I initially had a tough time trying to find negatives with this film. The criticism I can agree with from those who saw the original film. The motivation of why The Magnificent Seven decide to help this town is a bit poorly explained. The only person with a real reason is Sam because Bogue killed his family, others seem to only be in it for the money yet they don’t really explain how much money they would be given to sign up for this suicide mission. The motivation of Red Harvest’s character also is muddy as he just joins without a real need or reason. Ethan Hawke’s character seems like the role was originally written for Jeff Bridges yet somewhere during production, Bridges dropped out and Hawke just happened to be on standby. The villain is not a strong one as he isn’t in the film much. They try to make him too evil to make up for his lack of screen time. The little details in the writing are what could have made this a much better film but it does not stop it from being very good.

Image result for The Magnificent Seven 2016 movie

The biggest critics of The Magnificent Seven will be fans of the original, that doesn’t mean this film doesn’t have what it takes to stand on its own. The Magnificent Seven is an amazing and fun action western that audiences will enjoy and may even draw them to watch the 1960 film if they haven’t already seen it. The film is charming and crowd-pleasing. There are many great aspects that I don’t even want to spoil for you, that how much I recommend it. Brutal, Funny, Entertaining, and filled with High Octane action, this film is another slam dunk in the genre of westerns.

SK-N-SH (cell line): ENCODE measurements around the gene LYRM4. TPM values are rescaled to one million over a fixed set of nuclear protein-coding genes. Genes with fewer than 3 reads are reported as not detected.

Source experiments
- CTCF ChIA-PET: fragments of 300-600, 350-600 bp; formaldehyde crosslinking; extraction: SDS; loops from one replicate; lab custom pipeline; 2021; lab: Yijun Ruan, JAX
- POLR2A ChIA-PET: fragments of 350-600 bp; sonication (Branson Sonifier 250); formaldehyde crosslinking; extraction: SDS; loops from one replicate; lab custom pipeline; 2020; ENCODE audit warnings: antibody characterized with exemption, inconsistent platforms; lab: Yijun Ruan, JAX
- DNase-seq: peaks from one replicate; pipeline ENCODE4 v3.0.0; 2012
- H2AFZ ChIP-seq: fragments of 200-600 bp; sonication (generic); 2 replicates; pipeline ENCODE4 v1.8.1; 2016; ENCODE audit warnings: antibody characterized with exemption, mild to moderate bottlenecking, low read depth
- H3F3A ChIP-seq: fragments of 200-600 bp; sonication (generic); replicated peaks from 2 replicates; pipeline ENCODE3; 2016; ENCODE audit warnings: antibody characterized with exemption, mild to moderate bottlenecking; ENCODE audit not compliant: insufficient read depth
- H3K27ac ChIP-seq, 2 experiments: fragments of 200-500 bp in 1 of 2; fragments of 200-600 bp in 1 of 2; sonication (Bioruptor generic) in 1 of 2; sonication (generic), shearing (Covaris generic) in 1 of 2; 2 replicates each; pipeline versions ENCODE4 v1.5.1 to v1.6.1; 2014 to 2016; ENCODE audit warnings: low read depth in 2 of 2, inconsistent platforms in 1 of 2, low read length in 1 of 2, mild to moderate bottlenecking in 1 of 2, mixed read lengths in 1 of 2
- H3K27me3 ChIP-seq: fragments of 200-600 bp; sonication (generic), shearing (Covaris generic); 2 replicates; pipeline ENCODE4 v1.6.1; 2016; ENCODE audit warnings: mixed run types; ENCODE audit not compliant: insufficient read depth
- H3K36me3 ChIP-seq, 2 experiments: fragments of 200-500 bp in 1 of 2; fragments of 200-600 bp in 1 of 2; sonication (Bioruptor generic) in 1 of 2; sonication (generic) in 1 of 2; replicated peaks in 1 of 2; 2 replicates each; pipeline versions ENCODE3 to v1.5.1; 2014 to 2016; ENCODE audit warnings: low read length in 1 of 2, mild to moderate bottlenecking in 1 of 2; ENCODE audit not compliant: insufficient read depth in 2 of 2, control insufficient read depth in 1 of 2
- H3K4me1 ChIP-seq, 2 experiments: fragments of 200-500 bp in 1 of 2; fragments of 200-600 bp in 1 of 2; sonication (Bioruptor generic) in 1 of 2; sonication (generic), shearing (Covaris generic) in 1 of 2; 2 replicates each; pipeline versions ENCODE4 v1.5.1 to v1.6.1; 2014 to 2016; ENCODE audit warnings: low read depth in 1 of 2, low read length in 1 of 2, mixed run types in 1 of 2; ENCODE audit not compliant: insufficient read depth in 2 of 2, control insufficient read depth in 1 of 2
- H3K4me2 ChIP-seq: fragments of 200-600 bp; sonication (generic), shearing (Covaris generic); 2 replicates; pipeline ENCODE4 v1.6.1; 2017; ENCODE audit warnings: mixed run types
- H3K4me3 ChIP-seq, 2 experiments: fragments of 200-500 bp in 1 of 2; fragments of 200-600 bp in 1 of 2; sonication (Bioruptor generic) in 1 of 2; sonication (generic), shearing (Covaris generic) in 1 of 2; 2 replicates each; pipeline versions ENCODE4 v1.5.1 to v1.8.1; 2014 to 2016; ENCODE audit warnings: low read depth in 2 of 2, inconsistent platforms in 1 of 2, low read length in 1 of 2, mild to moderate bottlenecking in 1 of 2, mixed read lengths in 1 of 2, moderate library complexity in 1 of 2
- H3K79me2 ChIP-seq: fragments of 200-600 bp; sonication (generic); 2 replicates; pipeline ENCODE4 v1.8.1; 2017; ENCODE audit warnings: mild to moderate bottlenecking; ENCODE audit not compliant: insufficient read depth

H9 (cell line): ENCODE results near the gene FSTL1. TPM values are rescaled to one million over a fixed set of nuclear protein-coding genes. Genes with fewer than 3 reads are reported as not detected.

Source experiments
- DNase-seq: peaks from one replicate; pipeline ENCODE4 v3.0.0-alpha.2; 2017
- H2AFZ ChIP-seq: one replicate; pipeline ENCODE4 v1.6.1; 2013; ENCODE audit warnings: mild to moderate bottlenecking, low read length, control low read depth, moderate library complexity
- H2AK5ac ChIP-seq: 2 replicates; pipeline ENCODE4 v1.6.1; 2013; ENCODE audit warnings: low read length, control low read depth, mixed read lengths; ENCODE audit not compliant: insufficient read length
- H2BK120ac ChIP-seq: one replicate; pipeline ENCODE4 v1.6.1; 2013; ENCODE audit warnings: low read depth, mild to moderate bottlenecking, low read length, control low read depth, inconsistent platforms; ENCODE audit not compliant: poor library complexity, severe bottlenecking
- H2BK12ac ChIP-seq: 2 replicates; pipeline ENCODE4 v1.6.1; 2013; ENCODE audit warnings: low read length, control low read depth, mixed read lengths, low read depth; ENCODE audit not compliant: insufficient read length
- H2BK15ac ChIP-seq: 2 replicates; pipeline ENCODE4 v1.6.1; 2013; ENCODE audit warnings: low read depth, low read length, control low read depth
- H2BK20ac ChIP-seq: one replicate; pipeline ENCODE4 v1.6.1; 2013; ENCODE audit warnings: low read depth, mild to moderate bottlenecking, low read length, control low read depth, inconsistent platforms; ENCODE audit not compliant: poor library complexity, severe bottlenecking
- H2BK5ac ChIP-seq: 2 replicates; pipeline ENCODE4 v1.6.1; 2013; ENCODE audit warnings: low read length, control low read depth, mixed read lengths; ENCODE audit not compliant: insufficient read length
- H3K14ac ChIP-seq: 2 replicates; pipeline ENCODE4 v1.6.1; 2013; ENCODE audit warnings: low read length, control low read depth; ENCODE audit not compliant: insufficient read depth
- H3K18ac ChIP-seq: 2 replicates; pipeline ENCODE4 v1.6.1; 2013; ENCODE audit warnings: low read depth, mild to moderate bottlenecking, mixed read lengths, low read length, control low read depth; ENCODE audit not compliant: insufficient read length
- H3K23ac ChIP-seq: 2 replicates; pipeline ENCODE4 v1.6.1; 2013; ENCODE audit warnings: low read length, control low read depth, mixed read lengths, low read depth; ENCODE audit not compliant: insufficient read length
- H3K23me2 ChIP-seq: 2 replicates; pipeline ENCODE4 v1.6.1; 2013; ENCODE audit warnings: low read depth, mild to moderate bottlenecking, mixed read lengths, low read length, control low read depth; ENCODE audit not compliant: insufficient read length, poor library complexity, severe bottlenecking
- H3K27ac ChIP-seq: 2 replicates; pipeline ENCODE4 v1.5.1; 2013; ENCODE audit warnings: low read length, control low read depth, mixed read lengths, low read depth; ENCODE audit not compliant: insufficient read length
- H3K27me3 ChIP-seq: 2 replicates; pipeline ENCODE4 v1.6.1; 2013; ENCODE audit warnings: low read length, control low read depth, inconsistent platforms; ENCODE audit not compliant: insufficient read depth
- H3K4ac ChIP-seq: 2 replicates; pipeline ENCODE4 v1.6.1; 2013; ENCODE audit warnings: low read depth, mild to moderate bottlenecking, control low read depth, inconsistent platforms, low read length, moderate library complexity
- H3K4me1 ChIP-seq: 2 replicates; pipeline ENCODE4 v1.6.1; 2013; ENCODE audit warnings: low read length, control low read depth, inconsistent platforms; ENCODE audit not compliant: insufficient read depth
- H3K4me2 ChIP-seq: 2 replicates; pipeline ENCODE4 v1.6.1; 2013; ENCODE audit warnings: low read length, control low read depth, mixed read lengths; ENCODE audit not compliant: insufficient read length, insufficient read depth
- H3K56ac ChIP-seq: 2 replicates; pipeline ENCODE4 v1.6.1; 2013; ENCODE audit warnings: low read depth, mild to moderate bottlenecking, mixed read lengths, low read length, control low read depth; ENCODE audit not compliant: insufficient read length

OFFICIAL RATING:  ****

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One Comment on “The Magnificent Seven Review

  1. Good review. I liked this movie version. The cast was great, the scope was larger, and the third act was explosive (even if you felt “numb” by its halfway point). It was a good change of pace from this year’s standard movie lineup.

    Liked by 1 person